Three Things to Know Before Starting Your Public Affairs Internship

By: Ann Klinck | THG Summer Intern 2017

Many people do not take advantage of the opportunities a summer internship provides, especially one in a city like Washington, D.C. I feel fortunate to be interning this summer with The Herald Group because of the emphasis on making the most of our time here. This summer, staff advised myself and the rest of the interns on how to get the most out of our three months here, and be successful. While many tips were given, there are three major points that have stuck with me throughout the summer:

I. Follow the news.

First and foremost, knowing what’s going on in the news can save you time while doing research for clients. Your research will be completed much faster if you already have a grasp on the state of play for an issue, who key players are and relevant legislation, etc. It’s important to be tuned into the latest news on a client issue or particular field so that finding the information that the client or staff member is looking for is a piece of cake. If you plan on working in public affairs, there is definitely value in following the news.

II. Get to know your firm.

Public affairs firms typically have several clients in all different subject areas. Within the first week or so of your internship, it is beneficial to be somewhat familiar with the client list. While many interns are pulled onto projects when needed, it doesn’t hurt to know what may be coming your way. Aside from clients, it is also important to get to know the staff. There may be someone who had a similar experience to yours, or has done work you are interested in. Student or not, it’s essential to have a mentor in the field you’re interested in that can help guide you when you’re at a career crossroad.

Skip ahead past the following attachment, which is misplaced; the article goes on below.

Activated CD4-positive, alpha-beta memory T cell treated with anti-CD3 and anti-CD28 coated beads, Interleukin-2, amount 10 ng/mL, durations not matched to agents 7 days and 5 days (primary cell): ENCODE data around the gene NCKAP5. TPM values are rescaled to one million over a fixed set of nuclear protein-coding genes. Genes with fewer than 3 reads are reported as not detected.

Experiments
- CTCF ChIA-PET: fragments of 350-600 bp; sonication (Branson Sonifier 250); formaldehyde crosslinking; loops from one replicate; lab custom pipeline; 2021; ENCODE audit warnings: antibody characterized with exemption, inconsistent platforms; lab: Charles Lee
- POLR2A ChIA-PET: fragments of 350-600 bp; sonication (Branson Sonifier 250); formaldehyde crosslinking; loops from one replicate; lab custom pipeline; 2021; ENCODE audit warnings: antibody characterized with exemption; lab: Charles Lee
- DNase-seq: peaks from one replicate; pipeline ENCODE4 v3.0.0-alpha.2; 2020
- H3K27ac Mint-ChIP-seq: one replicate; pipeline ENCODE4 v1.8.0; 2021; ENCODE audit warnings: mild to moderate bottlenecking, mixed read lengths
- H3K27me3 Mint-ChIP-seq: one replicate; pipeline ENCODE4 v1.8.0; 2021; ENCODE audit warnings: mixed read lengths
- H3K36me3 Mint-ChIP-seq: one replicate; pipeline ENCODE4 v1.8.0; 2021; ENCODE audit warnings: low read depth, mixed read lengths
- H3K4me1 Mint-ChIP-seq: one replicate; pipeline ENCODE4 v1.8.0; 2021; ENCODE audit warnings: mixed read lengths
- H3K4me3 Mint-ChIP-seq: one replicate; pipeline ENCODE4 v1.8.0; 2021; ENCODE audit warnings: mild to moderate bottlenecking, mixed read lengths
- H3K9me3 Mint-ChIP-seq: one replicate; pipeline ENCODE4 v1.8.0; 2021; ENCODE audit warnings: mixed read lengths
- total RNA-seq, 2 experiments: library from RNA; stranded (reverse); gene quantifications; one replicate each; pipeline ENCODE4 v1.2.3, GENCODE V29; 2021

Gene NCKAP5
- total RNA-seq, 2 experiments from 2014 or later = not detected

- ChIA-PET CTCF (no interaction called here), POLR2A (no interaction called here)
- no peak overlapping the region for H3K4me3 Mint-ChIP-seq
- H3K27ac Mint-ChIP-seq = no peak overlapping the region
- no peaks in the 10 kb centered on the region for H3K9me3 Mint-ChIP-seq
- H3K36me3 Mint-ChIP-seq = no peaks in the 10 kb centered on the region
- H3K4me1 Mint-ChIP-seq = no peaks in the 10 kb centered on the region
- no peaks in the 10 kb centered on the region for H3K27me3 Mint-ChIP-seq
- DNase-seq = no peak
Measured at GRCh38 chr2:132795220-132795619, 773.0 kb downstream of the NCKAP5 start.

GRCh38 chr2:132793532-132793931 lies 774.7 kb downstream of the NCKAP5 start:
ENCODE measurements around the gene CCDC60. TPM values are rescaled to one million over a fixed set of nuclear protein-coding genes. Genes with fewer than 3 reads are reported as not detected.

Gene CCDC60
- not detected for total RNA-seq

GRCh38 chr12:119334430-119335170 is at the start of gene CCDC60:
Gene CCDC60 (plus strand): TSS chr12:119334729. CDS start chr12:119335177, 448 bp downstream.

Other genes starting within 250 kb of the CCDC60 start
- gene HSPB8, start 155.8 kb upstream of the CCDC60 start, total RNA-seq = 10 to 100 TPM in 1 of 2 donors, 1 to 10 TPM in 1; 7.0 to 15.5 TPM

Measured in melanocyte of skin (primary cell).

III. Don’t be afraid to ask.

Internships, at the end of the day, are about helping you figure out what career you want to pursue post-grad, and make you more marketable when applying for jobs. If you see that there is a particular client that interests you, or there is something you want experience in, don’t be afraid to ask to help out. The worst that happens is that someone tells you no, but there is a higher chance of you being put on a project that excites you and gives you great experience. Asking to help with a project shows initiative and interest in the subject. If you cannot work on that client, then ask to grab coffee or lunch with someone on that team to hear about their experiences.

Interning in a new city for the summer is a really exciting time, but it’s also important to remember to keep what you’ve learned and use it for future internships or jobs. Make the most of the people around you and the opportunities you’re given and you won’t regret a minute.